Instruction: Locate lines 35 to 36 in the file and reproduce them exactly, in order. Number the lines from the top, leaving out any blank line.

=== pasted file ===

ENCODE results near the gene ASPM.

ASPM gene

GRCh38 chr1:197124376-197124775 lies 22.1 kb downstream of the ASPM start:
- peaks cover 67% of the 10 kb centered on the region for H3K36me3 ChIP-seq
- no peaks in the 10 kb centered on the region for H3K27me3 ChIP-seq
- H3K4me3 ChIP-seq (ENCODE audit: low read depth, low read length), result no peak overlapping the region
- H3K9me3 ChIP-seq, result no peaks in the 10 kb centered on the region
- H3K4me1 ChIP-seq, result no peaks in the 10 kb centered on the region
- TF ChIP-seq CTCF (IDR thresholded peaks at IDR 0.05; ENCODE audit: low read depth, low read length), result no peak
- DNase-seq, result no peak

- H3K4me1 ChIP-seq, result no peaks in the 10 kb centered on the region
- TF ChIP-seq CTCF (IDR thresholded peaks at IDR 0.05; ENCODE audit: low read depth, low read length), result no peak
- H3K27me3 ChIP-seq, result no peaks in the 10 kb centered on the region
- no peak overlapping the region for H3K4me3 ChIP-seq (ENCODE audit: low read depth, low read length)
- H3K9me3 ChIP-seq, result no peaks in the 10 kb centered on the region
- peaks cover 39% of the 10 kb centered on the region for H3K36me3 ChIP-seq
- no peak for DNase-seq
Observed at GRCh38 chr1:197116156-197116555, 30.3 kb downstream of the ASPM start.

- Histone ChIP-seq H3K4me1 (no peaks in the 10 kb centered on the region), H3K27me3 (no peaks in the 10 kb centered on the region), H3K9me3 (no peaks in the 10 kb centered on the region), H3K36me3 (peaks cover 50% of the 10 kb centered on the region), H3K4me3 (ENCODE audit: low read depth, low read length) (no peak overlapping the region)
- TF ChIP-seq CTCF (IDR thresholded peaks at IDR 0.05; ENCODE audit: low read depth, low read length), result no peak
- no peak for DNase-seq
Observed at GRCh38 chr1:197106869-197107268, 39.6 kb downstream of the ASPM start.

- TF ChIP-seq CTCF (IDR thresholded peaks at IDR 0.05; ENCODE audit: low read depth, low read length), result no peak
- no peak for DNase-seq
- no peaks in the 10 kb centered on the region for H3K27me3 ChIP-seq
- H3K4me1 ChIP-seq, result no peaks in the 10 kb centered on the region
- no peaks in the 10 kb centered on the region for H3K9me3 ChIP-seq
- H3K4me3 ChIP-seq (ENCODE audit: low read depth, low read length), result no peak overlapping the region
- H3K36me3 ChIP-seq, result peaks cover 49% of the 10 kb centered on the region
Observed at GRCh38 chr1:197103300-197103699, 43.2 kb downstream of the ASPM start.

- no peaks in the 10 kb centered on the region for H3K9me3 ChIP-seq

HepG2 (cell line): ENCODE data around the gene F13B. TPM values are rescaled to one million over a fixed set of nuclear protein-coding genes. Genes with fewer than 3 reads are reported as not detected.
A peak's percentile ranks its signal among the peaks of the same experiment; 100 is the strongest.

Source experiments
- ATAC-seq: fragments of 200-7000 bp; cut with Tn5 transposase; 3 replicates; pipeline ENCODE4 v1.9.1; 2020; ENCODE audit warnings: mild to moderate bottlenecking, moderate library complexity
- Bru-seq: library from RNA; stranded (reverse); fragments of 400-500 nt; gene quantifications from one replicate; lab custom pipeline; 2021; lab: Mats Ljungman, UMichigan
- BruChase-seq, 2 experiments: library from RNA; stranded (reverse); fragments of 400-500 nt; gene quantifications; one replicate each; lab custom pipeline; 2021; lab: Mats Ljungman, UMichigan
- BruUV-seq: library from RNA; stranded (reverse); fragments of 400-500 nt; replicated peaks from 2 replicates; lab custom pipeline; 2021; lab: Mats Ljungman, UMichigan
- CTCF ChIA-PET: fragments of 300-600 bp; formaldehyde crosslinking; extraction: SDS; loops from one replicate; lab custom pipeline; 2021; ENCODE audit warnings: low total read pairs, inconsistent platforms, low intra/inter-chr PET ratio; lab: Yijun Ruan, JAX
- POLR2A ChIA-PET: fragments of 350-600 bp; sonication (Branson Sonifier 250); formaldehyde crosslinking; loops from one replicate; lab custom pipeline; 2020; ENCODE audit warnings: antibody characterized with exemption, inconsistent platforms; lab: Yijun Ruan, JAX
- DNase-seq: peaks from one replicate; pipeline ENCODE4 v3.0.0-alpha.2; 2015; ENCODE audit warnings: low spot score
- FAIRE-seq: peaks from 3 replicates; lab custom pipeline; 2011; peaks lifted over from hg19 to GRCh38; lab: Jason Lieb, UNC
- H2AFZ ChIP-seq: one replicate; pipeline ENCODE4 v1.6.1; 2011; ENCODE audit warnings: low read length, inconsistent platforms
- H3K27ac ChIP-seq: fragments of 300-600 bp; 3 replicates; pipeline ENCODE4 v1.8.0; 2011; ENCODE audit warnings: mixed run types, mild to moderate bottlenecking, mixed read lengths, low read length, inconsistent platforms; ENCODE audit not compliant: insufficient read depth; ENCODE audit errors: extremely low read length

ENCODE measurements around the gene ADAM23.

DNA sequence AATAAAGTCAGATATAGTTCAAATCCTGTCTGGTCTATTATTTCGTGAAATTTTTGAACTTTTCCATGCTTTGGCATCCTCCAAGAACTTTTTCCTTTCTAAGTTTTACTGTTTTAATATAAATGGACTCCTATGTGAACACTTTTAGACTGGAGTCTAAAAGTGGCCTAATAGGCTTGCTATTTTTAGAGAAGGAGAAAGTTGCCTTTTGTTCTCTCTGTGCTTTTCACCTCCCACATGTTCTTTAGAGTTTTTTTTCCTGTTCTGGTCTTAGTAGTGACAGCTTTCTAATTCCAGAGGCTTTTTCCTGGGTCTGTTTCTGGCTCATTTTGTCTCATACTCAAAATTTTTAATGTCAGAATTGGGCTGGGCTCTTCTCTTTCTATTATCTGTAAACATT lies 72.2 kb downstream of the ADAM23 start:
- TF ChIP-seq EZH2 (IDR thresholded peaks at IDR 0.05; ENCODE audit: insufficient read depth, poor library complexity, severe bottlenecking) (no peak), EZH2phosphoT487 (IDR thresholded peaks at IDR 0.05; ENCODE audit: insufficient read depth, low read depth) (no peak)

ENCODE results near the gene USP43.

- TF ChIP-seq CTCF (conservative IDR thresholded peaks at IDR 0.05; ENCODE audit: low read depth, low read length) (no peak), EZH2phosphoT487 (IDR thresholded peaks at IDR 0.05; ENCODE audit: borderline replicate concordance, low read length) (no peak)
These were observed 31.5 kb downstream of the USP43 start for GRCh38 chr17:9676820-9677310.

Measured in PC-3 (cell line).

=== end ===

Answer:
- ATAC-seq: fragments of 200-7000 bp; cut with Tn5 transposase; 3 replicates; pipeline ENCODE4 v1.9.1; 2020; ENCODE audit warnings: mild to moderate bottlenecking, moderate library complexity
- Bru-seq: library from RNA; stranded (reverse); fragments of 400-500 nt; gene quantifications from one replicate; lab custom pipeline; 2021; lab: Mats Ljungman, UMichigan